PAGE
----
2019 Tax Phase-Out Levels: What You Need to Know

Certain tax deductions, contribution limits, and phase-out levels are adjusted each year. Looking ahead, here are some of the most common for 2019:

Contribution Limits to Retirement Plans

Funding your own retirement is a must for most taxpayers since traditional pensions are rare and Social Security alone is not expected to cover your expenses. According to the Social Security website, Social Security retirement benefits may represent around 40% of the income needed to cover your post-retirement expenses. With that in mind, here are retirement plan contributions for some of the more common plans in 2019:

Under Age 50:

  • 401K & 403(b): $19,000

  • SIMPLE deferral: $13,000

  • IRA (traditional, nondeductible, or Roth): $6,000

Age 50 and Older:

  • 401K & 403(b): $25,000

  • SIMPLE deferral: $16,000

  • IRA (traditional, nondeductible, or Roth): $7,000

Contribution Limits to Health Care Plans

Take advantage of pre-tax contributions to fund out-of-pocket medical expenses. Make sure you know what you are funding. A Flexible Spending Account (FSA) needs to be spent down, while a Health Savings Account (HSA) can build up over time and may be available in retirement to fund Medicare premiums. Also, paying your out-of-pocket medical expenses with these funds is not deductible since you can’t get both pre-tax treatment and a deduction, but that’s all right.

  • FSA Accounts: $2,700

  • HSA contribution limits — Self-only plans: $3,500; Family: $7,000

  • HSA Catch-up Contributions (Age 55+): $1,000


Certain credits relate to children under certain ages or are related to the expense of adopting a child.

  • Maximum Child Tax Credit: $2,000 (no change)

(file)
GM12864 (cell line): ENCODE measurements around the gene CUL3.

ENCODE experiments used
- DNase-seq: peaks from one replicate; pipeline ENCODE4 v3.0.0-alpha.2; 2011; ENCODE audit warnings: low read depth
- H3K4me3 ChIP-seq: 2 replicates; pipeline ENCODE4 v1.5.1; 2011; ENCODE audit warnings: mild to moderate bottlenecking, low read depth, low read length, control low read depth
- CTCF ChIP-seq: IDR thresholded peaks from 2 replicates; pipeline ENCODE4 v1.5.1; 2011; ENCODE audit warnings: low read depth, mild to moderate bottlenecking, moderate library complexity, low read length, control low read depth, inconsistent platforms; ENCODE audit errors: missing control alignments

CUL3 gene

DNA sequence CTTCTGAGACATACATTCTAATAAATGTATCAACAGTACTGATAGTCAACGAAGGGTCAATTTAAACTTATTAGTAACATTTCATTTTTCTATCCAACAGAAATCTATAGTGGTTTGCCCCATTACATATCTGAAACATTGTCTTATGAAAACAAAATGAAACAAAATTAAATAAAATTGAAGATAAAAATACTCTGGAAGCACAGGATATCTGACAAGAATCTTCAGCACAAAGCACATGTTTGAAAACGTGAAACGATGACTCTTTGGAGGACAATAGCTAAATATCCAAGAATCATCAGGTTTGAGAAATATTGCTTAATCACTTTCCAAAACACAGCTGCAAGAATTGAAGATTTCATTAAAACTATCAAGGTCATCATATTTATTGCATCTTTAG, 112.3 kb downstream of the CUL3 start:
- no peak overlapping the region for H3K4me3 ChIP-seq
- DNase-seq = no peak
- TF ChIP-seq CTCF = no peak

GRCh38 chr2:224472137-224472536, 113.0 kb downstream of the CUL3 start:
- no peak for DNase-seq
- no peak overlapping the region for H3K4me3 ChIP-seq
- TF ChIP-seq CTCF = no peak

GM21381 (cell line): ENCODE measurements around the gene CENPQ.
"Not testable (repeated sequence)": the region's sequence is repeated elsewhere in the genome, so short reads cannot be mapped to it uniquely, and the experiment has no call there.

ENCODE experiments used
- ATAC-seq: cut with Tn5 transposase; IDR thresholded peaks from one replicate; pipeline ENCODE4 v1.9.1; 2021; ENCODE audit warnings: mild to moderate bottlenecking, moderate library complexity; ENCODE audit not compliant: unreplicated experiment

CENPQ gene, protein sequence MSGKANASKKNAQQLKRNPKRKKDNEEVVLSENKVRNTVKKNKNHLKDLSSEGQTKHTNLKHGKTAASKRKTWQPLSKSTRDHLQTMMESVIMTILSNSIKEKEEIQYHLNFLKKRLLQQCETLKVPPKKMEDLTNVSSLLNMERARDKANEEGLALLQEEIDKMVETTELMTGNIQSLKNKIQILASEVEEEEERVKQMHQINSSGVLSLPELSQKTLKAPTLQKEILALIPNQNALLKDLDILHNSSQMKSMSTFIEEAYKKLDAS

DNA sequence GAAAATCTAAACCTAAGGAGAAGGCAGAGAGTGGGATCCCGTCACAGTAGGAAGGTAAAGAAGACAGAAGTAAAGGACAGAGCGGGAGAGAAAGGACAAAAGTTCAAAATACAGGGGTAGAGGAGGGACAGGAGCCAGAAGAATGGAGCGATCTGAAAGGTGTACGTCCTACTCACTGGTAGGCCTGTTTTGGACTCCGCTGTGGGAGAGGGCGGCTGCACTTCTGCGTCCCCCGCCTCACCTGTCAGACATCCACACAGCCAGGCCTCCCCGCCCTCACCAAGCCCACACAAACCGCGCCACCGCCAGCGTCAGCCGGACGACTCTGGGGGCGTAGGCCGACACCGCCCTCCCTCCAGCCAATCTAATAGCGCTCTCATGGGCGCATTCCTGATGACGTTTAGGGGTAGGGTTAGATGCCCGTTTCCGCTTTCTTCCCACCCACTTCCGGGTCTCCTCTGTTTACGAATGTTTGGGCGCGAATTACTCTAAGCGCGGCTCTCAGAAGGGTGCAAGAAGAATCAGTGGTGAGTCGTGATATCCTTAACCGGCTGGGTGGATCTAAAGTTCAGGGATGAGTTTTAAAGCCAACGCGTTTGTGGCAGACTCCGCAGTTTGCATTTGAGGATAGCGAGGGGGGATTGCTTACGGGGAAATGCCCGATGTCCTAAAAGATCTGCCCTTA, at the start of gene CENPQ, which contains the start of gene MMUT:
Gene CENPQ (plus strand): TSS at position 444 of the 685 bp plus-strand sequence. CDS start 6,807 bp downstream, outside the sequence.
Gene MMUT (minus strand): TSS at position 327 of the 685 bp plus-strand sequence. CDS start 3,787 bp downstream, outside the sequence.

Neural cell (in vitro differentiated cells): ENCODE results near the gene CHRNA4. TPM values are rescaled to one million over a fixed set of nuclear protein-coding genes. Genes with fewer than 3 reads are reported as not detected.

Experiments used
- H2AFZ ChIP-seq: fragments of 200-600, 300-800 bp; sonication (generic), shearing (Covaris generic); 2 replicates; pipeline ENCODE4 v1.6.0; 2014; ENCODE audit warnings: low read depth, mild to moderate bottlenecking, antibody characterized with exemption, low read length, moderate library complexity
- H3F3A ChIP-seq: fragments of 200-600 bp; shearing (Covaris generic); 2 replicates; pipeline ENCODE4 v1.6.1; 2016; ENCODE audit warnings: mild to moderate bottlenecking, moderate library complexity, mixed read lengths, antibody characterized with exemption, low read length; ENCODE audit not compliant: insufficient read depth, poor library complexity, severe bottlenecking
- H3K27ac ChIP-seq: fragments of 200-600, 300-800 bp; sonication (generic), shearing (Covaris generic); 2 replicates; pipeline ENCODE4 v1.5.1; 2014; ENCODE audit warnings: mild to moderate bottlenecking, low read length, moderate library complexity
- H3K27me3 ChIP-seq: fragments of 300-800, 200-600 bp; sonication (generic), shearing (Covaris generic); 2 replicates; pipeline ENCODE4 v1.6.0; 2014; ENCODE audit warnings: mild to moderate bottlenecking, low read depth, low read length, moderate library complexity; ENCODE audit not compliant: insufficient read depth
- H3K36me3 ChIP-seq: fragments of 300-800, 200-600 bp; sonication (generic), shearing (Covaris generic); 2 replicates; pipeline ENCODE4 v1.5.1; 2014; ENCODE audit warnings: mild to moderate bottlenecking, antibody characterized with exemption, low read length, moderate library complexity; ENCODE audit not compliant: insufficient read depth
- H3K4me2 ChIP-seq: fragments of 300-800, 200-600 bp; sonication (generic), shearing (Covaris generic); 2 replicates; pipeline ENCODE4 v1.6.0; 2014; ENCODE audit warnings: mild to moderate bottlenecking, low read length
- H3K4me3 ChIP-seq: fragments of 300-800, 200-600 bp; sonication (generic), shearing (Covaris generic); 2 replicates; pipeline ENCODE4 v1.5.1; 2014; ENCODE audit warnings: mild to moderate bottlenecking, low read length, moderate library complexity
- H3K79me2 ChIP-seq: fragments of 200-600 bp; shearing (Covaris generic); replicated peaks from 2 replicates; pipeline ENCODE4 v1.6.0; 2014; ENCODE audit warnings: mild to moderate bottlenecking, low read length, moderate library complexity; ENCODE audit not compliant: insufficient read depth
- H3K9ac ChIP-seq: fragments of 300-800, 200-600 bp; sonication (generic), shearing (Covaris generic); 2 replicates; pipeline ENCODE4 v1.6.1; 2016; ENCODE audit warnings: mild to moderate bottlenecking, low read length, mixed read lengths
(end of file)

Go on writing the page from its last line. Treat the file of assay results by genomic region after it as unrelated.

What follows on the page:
• Maximum Adoption Credit: $14,080

Social Security-Related

While working, you pay into Social Security. If you are an employee, 7.65% of your wages (caps apply, see below) are withheld and your employer also pays in an additional 7.65%. If you are self-employed, you pay 15.3% of your net income (reported on your personal income tax return).

  • Maximum wages subject to Social Security tax: $132,900

  • Maximum earnings when receiving Social Security benefits before full retirement age: $17,640

  • Maximum earnings in the year of full retirement age: $46,920

  • Maximum Social Security monthly benefits at full retirement age: $2,861

Standard Mileage Rates

If you drive your car for business purposes and keep track of your mileage, you may use the standard mileage rate shown below. Mileage for charitable purposes has not changed.

  • Business Use: $.58 per mile

  • Charitable Use: $.14 per mile (no change)

Contact me today if you have questions or comments.

Susan A. Moussi, CPA, CFP®, CDFA SMD Tax & Divorce Financial Planning Consultants, Inc. Phone: 614.429.4172 susan@smdtaxanddivorce.com